## Brazilian Journal of Physics

##
*Print version* ISSN 0103-9733

*On-line version* ISSN 1678-4448

### Braz. J. Phys. vol.33 no.4 São Paulo Dec. 2003

#### http://dx.doi.org/10.1590/S0103-97332003000400046

**REGULAR ARTICLES**

**On the entropy of the Viana-Bray model **

**J.R.L. de Almeida **

Departamento de Física, Universidade Federal de Pernambuco, 50670-901, Recife-PE, Brazil

**ABSTRACT**

The entropy of the Viana-Bray model at zero temperature and external field is calculated within the solution which takes into account only delta functions for the global order parameter *P*(*h*). It is shown that such solution is unsatisfactory both from the viewpoint of stability analysis and for not reproducing the well known Sherrington-Kirkpatrick result in the large connectivity limit thus pointing out the relevance of considering solutions with continuous part in *P*(*h*) for such model and possibly related models.

**1 Introduction**

Recently a lot of work has been devoted to the study of finite connectivity spin glasses and related models associated to the satisfiability problem (see [1] and references therein). A prototype of these finite connectivity models is the Viana-Bray (VB) model [2] designed to study diluted magnetic systems and applicable to optimization problems [3], specially the 2-SAT problem [4]. One of the most usual analytical technique used to treat these problems is the replica method which for the Sherrington-Kirkpatrick (SK) model [5] yields a negative entropy at low temperatures within the replica symmetric (RS) solution, signaling a problem for the unbroken symmetry ansatz. Eventually, stability study of the RS solution [6] pointed out the necessity to introduce broken replica simmetry solution which led to a physically acceptable solution [7]. Although the VB model has been intensely studied, the stability study of its solutions has been thoroughly analyzed mainly close to the percolation threshold both for the global order parameter with only discrete components [8] or including continuous component [9]. In this note the entropy of the VB model for the discrete component solution at zero temperature and external field is considered and shown to be rather unsatisfactory for it is plainly unstable against longitudinal variations and moreover does not yield SK's result in the large coordination limit. The VB model is described by the Hamiltonian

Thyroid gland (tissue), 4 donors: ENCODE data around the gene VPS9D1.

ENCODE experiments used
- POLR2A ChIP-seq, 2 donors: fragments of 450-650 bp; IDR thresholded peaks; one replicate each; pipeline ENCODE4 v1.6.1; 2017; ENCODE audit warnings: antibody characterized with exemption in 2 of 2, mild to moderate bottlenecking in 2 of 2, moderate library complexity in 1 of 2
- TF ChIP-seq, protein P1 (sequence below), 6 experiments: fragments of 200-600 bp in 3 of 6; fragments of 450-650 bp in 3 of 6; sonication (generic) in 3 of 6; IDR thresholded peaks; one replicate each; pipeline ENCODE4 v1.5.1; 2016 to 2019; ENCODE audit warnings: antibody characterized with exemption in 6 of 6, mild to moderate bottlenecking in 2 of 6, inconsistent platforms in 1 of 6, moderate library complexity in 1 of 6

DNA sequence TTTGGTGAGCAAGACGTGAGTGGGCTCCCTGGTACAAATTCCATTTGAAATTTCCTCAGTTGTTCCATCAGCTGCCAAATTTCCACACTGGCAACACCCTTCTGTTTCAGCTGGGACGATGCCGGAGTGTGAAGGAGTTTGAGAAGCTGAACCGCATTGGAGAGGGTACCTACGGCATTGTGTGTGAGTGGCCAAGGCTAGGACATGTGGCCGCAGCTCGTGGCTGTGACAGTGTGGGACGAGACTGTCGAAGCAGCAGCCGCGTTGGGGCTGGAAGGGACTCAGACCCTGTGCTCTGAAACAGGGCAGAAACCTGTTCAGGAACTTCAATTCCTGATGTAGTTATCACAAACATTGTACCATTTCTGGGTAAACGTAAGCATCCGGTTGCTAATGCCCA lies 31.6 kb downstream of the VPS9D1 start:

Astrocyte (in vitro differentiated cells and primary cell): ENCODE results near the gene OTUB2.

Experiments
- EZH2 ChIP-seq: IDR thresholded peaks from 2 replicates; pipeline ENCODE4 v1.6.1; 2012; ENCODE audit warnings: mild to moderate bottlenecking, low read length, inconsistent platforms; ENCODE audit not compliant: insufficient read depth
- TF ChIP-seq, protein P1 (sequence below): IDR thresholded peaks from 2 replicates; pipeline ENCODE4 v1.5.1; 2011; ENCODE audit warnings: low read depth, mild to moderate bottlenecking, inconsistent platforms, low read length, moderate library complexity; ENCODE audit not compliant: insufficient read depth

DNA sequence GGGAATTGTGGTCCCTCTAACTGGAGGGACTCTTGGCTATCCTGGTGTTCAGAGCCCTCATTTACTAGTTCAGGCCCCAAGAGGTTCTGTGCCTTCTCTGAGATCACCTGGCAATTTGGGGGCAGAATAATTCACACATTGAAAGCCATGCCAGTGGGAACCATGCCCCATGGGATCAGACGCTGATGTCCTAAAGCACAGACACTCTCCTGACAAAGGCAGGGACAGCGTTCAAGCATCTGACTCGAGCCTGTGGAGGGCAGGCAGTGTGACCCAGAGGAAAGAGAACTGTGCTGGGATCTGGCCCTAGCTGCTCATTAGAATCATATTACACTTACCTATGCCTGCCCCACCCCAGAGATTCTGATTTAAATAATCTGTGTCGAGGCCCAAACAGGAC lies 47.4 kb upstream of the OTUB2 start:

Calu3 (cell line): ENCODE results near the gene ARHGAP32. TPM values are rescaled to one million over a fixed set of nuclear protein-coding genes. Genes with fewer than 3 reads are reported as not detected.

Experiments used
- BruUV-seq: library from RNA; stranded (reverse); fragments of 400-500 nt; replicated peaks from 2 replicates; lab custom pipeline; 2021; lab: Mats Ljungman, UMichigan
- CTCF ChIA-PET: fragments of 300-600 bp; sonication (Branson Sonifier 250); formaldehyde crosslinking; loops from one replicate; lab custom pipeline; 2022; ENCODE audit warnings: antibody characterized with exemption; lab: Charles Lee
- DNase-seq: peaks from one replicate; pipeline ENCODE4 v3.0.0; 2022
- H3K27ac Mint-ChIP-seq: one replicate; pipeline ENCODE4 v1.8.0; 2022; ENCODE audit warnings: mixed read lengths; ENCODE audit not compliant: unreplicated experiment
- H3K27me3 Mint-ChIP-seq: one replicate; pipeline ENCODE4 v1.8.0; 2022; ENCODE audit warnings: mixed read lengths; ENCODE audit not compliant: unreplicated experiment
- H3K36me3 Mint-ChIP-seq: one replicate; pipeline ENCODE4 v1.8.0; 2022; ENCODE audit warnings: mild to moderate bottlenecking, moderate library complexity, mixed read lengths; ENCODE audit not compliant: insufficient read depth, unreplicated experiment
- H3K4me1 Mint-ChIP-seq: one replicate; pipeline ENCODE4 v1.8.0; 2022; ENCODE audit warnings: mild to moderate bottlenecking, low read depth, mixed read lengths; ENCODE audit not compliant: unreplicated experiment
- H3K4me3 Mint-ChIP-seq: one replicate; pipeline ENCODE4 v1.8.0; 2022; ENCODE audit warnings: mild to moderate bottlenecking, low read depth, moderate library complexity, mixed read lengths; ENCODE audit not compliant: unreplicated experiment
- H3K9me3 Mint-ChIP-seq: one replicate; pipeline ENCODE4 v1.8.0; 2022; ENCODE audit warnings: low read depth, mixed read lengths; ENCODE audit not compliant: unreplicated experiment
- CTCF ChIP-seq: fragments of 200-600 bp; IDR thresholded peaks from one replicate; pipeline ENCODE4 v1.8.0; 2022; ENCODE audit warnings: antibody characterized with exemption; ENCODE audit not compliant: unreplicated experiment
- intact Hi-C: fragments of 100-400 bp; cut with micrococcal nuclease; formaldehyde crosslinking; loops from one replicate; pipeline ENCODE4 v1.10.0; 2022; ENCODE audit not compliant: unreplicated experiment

where s_{i} = ±1 (*i* = 1,2,....,*N*), and the *J _{ij}*'s are infinite-ranged random interactions with probability distribution given by

It thus may describe a highly diluted system with average connectivity *p*. The distribution of the active bonds shall here be taken as a bimodal: *f*(*J _{ij}*) = (d(

*J*- 1) + d(

_{ij}*J*+ 1)) / 2. The variational free energy

_{ij}*f*within the replica method takes the form [8,9]